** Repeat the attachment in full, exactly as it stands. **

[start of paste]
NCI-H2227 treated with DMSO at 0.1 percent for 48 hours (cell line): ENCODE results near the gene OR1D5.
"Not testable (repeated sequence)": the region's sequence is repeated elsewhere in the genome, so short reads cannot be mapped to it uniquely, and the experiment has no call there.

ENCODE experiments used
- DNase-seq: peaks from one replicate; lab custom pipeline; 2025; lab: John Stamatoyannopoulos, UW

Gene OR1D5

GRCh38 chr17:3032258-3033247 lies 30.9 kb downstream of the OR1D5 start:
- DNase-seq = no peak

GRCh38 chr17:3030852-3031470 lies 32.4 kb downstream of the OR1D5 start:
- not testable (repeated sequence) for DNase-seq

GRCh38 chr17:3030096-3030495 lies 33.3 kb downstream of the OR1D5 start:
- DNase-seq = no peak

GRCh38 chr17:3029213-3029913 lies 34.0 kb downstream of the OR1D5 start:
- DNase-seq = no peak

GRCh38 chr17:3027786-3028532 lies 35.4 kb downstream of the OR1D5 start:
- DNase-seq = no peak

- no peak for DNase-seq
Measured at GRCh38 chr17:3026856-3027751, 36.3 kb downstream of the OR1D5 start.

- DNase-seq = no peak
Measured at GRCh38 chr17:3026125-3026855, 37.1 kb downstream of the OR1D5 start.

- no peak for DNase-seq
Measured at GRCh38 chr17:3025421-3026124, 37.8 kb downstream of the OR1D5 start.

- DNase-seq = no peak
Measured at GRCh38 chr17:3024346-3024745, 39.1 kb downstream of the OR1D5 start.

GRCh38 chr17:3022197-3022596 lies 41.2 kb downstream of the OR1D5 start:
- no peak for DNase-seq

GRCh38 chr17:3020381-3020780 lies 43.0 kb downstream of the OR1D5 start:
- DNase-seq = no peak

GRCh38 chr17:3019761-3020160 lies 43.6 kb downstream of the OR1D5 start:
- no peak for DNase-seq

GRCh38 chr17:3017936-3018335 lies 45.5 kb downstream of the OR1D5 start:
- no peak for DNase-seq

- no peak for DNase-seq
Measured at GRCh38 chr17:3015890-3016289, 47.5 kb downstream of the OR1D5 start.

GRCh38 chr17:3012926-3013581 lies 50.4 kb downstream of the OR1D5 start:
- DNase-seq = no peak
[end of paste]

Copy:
NCI-H2227 treated with DMSO at 0.1 percent for 48 hours (cell line): ENCODE results near the gene OR1D5.
"Not testable (repeated sequence)": the region's sequence is repeated elsewhere in the genome, so short reads cannot be mapped to it uniquely, and the experiment has no call there.

ENCODE experiments used
- DNase-seq: peaks from one replicate; lab custom pipeline; 2025; lab: John Stamatoyannopoulos, UW

Gene OR1D5

GRCh38 chr17:3032258-3033247 lies 30.9 kb downstream of the OR1D5 start:
- DNase-seq = no peak

GRCh38 chr17:3030852-3031470 lies 32.4 kb downstream of the OR1D5 start:
- not testable (repeated sequence) for DNase-seq

GRCh38 chr17:3030096-3030495 lies 33.3 kb downstream of the OR1D5 start:
- DNase-seq = no peak

GRCh38 chr17:3029213-3029913 lies 34.0 kb downstream of the OR1D5 start:
- DNase-seq = no peak

GRCh38 chr17:3027786-3028532 lies 35.4 kb downstream of the OR1D5 start:
- DNase-seq = no peak

- no peak for DNase-seq
Measured at GRCh38 chr17:3026856-3027751, 36.3 kb downstream of the OR1D5 start.

- DNase-seq = no peak
Measured at GRCh38 chr17:3026125-3026855, 37.1 kb downstream of the OR1D5 start.

- no peak for DNase-seq
Measured at GRCh38 chr17:3025421-3026124, 37.8 kb downstream of the OR1D5 start.

- DNase-seq = no peak
Measured at GRCh38 chr17:3024346-3024745, 39.1 kb downstream of the OR1D5 start.

GRCh38 chr17:3022197-3022596 lies 41.2 kb downstream of the OR1D5 start:
- no peak for DNase-seq

GRCh38 chr17:3020381-3020780 lies 43.0 kb downstream of the OR1D5 start:
- DNase-seq = no peak

GRCh38 chr17:3019761-3020160 lies 43.6 kb downstream of the OR1D5 start:
- no peak for DNase-seq

GRCh38 chr17:3017936-3018335 lies 45.5 kb downstream of the OR1D5 start:
- no peak for DNase-seq

- no peak for DNase-seq
Measured at GRCh38 chr17:3015890-3016289, 47.5 kb downstream of the OR1D5 start.

GRCh38 chr17:3012926-3013581 lies 50.4 kb downstream of the OR1D5 start:
- DNase-seq = no peak